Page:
Arguing against, editorial writer for the Los Angeles Times Robert Greene said that "opinion is part of the process." According to Greene, newspapers cannot suddenly cease being part of a conversation with their readers."We weigh in all the time during the year on what the president is doing, what the alternative theories are about governing. We ought to work through that with our readers and tell them where we come out."

Endorsements facilitate dialogue

Worldwide, media has been scathingly criticised for having a voice — always. Opinions are subjective, but opinionated media is also not the "trustworthy" media, especially in this environment of overwhelming social media and unchecked fake news. That being said, every newspaper has a quintessence tenor, which ends up becoming the voice of the paper which interacts with its readers. Chicago Tribune Editorial Page Editor John McCormick says it is part of a newspaper's duty to facilitate dialogue within a community. Many editors in the US have argued saying not endorsing a candidate is essentially "abandoning an essential community service because blowback might hurt business, or because papers have slashed the staffs needed for the imposing work that goes into endorsing."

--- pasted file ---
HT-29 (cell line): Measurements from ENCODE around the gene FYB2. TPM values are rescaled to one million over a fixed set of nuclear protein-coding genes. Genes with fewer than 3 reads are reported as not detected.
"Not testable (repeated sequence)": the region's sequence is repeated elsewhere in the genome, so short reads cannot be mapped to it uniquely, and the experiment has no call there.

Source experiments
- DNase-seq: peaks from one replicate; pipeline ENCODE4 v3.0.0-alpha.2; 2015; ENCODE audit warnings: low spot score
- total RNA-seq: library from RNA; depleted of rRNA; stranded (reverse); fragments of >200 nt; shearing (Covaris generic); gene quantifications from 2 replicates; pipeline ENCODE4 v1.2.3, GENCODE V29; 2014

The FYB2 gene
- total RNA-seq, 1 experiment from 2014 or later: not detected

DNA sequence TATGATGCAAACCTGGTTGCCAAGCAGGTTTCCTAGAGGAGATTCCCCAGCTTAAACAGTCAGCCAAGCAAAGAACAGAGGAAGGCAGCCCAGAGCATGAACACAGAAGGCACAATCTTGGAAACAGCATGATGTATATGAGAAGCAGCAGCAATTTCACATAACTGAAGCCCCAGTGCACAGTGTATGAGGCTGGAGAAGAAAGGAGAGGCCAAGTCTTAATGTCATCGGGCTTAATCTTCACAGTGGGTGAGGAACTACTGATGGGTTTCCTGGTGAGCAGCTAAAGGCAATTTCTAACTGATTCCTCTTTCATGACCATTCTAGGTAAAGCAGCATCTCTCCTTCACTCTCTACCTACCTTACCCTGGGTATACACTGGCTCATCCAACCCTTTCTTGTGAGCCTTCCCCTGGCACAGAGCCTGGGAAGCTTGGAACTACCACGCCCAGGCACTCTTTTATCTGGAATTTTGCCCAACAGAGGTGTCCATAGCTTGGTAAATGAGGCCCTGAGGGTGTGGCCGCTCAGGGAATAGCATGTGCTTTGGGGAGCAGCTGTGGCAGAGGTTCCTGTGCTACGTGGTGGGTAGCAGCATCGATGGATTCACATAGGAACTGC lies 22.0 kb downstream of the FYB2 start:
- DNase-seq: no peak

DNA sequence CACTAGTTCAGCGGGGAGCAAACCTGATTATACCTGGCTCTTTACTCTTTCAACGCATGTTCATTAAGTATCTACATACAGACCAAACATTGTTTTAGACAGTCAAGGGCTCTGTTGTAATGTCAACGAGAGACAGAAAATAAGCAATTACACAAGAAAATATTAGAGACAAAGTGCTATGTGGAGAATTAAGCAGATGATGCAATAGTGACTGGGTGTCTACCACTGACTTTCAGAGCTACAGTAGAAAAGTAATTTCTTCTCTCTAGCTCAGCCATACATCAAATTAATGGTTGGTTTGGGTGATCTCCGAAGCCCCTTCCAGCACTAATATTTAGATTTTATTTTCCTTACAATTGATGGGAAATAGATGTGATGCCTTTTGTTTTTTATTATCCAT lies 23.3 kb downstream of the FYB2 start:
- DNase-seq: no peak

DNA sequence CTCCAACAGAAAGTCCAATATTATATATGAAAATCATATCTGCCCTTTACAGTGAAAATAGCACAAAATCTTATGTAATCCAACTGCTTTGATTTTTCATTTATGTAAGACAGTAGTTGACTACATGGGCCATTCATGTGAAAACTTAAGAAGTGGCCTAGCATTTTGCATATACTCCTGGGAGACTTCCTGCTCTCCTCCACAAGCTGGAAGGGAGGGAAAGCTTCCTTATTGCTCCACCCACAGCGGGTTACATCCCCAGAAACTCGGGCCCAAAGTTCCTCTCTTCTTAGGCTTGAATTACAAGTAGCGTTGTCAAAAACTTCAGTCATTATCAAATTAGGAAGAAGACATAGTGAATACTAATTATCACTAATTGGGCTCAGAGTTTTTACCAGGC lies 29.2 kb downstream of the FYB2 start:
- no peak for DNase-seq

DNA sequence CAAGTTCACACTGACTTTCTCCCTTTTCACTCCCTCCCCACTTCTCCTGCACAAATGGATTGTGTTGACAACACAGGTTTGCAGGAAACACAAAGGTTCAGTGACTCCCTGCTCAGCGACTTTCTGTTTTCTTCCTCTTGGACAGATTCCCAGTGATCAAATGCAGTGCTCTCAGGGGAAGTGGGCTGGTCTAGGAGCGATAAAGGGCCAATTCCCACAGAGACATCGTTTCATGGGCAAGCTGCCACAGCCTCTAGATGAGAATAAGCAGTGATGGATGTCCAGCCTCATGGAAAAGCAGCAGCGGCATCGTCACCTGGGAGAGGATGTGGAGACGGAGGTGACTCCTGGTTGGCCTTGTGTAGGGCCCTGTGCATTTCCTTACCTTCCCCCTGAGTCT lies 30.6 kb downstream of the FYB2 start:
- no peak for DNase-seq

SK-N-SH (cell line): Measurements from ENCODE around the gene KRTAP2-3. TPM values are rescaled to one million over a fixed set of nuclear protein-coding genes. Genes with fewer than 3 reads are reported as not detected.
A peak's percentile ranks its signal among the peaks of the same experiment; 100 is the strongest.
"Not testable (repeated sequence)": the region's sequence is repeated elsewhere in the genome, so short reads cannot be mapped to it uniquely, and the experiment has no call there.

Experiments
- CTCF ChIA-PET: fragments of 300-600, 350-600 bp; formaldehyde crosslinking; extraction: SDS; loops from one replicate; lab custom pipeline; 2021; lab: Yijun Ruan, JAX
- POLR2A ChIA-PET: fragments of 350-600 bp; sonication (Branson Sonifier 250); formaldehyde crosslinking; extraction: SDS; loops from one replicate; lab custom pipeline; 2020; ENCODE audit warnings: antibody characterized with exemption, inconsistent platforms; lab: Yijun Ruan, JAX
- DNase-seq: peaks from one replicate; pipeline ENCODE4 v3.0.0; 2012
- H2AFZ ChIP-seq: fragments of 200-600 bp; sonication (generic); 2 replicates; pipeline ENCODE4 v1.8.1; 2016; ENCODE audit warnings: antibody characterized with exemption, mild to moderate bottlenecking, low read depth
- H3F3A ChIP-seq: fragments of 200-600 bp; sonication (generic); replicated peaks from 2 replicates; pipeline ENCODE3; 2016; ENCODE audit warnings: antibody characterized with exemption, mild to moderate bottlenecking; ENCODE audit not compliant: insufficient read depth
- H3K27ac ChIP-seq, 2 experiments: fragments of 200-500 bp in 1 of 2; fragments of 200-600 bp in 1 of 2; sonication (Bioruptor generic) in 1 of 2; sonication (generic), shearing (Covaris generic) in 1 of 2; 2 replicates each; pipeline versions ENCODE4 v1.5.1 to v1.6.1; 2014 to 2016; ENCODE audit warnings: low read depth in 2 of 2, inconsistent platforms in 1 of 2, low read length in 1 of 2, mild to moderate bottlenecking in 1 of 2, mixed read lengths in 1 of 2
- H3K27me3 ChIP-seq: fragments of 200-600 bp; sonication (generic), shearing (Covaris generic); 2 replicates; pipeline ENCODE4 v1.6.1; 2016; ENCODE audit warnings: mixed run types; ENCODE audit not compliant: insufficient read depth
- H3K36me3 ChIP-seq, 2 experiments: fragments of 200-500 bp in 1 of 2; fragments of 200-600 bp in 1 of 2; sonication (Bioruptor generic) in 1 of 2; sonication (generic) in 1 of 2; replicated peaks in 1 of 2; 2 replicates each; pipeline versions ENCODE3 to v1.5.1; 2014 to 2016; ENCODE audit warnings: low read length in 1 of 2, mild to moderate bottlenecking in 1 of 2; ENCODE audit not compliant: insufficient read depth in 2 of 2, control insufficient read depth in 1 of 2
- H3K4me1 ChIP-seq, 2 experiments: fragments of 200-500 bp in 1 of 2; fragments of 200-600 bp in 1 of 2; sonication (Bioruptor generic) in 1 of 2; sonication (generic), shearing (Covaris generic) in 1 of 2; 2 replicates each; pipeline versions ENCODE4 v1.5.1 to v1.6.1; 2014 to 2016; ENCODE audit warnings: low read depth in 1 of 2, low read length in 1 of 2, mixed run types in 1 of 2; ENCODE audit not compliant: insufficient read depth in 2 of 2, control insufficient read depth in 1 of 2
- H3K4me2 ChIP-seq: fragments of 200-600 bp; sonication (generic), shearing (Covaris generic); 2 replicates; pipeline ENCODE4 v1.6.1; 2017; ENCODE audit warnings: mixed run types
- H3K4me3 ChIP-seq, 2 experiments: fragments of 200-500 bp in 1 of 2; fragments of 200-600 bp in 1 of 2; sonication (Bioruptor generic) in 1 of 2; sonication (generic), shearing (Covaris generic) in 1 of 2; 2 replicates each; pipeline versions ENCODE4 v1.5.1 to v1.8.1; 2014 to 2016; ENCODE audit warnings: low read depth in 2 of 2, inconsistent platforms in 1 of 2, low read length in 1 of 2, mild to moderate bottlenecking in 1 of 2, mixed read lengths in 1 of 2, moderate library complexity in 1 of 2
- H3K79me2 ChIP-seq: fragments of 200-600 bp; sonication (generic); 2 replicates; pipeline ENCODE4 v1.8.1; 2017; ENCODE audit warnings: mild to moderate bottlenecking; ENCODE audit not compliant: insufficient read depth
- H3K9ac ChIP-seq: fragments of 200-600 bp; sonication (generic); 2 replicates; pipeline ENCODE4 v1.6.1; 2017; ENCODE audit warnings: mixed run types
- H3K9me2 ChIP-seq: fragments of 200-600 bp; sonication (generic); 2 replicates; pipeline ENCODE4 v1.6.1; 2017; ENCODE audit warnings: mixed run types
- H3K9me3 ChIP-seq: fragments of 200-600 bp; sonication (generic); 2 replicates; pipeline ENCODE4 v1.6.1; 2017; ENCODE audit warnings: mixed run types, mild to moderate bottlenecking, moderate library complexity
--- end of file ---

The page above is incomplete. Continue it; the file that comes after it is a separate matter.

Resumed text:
Its impact... or lack thereof

What is the impact of endorsements on voters in the US — no one has a clear idea. According to a 2008 study done by the Pew Research Center, almost seven in 10 Americans said their local newspaper's endorsement had no impact on who they cast their ballot for and with the over-saturation of social media and polarised media activity, people are probably placing less trust in the mainstream media.

In the 2016 election, of the 100 newspapers with the largest circulation, 57 endorsed Democratic nominee Hillary Clinton while 26 chose not to pick a candidate. As per a report in Politico, only a handful of newspapers picked then Republican candidate Donald Trump, who went on to win a decisive victory.